Meanwhile, in real life, you can generally find me in my home office in Spanish Springs overlooking suburbia, writing in sweats, comfy slippers and without a martini in sight (for which I’m sure my clients are grateful). Due to the nature of my work, my business networking “gal pals” are more likely to see me all dolled up than my own husband. Life as a columnist is admittedly un-sexy when you’re a real person.
So, when it came time to start dropping unsubtle hints about Christmas presents last month, I decided to bring sexy back and asked my husband for a Victoria’s Secret gift card. I hadn’t shopped in the store for years (with Old Navy closer and more comfy) but had fond memories of perfumed, lacy, silken elegance. With images of tasteful yet sexy lingerie and loungewear dancing in my head, I made the holiday shopping trek to the mall to find out what types of sensual secrets Victoria had in store for me!
Victoria’s new secret is apparently that her target demographic is reality show sluts-in-training. Standing among tables of cheap, neon underwear with the word “Pink” slapped obnoxiously across the butt, I couldn’t help but wonder: When did Jackie O get stabbed in the eye with a mascara wand by Snooki? What happened to the art of being a lady?
After only a few minutes of being pushed and shoved about in a very unladylike manner by packs of hyenas digging through piles of delicates the way my dog digs in the backyard, I fled for the exit. Victoria’s online shopping secret would surely remain a reflection of her classy, old school values, right?
One week later, I received a box full of my online purchases. I was most excited about a pair of sexy boots that I intended to wear on the big New Year’s Eve date with my husband. He watched curiously (trying to figure out how I could possibly prefer camis to camo) as I slid the boots on, unrolling the fabric up my legs, desperately working to bring the sexy back. And then I stood, wobbling on the ridiculously uncomfortable spiked heels and looking down at my husband from my new vantage point up near the smoke detector. I looked in the mirror and realized I looked like an applicant for a job in Fourth Street’s predominant night trade.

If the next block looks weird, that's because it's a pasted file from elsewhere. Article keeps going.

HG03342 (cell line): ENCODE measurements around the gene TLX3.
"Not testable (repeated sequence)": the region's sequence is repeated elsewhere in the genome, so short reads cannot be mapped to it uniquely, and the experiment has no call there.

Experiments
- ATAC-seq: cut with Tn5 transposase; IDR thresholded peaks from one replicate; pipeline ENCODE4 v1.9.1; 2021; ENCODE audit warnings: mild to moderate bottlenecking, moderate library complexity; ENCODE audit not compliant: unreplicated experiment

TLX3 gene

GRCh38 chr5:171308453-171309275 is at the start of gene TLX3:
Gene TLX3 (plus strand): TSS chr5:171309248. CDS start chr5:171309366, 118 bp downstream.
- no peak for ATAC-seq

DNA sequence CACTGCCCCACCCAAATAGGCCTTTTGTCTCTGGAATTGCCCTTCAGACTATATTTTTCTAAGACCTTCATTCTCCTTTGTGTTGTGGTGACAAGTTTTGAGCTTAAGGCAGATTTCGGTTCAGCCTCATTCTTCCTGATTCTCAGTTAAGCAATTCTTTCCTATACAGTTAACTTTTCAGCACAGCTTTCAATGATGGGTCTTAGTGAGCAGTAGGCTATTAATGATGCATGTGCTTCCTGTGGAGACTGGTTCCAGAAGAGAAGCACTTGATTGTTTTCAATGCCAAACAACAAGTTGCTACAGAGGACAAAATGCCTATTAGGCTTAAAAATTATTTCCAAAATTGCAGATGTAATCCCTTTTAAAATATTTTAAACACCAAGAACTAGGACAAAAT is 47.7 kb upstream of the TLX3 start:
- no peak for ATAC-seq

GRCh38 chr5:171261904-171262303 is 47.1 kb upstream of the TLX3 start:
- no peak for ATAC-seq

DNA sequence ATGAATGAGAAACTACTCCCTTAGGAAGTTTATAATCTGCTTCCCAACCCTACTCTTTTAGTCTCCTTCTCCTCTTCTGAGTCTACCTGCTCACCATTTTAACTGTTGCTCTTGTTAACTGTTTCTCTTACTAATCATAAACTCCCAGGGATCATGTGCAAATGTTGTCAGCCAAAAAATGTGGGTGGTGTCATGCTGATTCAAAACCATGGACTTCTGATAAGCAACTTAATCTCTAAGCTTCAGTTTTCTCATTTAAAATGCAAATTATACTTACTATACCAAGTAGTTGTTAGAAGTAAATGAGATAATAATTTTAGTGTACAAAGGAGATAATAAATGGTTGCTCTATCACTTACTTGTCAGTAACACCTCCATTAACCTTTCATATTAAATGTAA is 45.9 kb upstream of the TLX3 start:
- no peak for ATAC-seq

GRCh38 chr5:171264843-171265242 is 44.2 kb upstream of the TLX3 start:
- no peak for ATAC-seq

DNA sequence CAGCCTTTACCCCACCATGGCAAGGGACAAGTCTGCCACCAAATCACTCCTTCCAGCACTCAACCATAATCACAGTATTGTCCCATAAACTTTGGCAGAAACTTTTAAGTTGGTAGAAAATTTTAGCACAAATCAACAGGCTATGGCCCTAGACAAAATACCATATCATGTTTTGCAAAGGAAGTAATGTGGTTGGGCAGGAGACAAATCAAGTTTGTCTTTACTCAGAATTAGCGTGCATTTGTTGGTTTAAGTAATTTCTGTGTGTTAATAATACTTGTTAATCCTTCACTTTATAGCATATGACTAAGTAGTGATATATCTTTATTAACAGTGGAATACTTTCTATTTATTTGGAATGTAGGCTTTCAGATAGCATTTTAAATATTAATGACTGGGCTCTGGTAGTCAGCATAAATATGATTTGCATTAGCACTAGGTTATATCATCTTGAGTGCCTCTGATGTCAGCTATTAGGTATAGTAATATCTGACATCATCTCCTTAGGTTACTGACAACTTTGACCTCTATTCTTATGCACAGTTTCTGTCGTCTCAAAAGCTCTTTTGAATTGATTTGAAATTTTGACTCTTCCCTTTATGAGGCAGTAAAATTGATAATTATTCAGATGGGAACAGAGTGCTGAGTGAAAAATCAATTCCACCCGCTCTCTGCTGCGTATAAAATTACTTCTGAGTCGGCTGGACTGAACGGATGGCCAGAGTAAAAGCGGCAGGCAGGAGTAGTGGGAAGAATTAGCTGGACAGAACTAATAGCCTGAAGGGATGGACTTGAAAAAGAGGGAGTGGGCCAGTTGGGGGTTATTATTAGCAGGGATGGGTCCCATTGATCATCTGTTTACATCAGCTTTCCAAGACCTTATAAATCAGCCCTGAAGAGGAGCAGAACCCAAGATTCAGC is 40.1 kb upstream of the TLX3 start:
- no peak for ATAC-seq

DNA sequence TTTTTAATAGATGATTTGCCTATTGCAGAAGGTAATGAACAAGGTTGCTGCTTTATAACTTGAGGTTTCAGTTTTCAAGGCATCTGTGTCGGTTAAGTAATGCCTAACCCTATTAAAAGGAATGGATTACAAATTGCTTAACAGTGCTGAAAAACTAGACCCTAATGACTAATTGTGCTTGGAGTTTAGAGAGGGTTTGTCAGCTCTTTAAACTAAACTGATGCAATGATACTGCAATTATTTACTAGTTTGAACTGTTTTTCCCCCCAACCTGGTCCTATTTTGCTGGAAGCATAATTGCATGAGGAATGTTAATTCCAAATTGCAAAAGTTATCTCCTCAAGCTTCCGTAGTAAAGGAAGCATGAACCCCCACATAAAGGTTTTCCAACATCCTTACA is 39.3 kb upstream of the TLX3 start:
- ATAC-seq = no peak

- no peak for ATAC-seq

Looking in the mirror, I was reminded of a “Sex and the City” episode entitled, “Are we sluts?” Although the episode addressed dating habits, not DayGlo underpants with words plastered across the butt, the question is a valid one.
There has to be a happy middle between wallowing away in sweats and auditioning for a job as a woman of the night. There has to be a place in our busy, virtual lives where ladies who lunch have become ladies who Tweet, for a little old-fashioned, sexy femininity. There has to be a yang to the reality show yin depicting young women as rude, violent, drunken hyenas who would rather scratch and claw their way to some sort of pseudo social recognition than occupy a grammar book, an etiquette guide and a set of career goals. There has to be a way for us ladies to feel as pretty as a princess in our own lives, without waiting for a royal wedding on television every decade or so to emulate.
Once Victoria revealed her skanky DayGlo secret, the boots were promptly returned to her mysterious pink lair, undoubtedly bustling with activity during their big semi-annual sale this time of year. Even all the way out here in suburbia, I can imagine the orchestrated chaos as sexy factory workers stuff extra large pairs of thong underwear into UPS boxes bound for other American suburbs where frumpy housewives dare to dream the life of Snooki.
Meanwhile, I’ve decided that once my credit card is credited, I’m going to purchase some petticoats and a hoop skirt and then sit on my front porch fanning myself as I demurely sip iced tea and flutter my fake eyelashes. This way, in December when the Mayans return to Earth in their pyramid-shaped spaceships to scoop us all up, at least they won’t think we’ve all become a bunch of skanky, cat-fighting sluts.
Christine Whitmarsh is the owner of local writing firm Christine, Ink. She can be reached at email@example.com.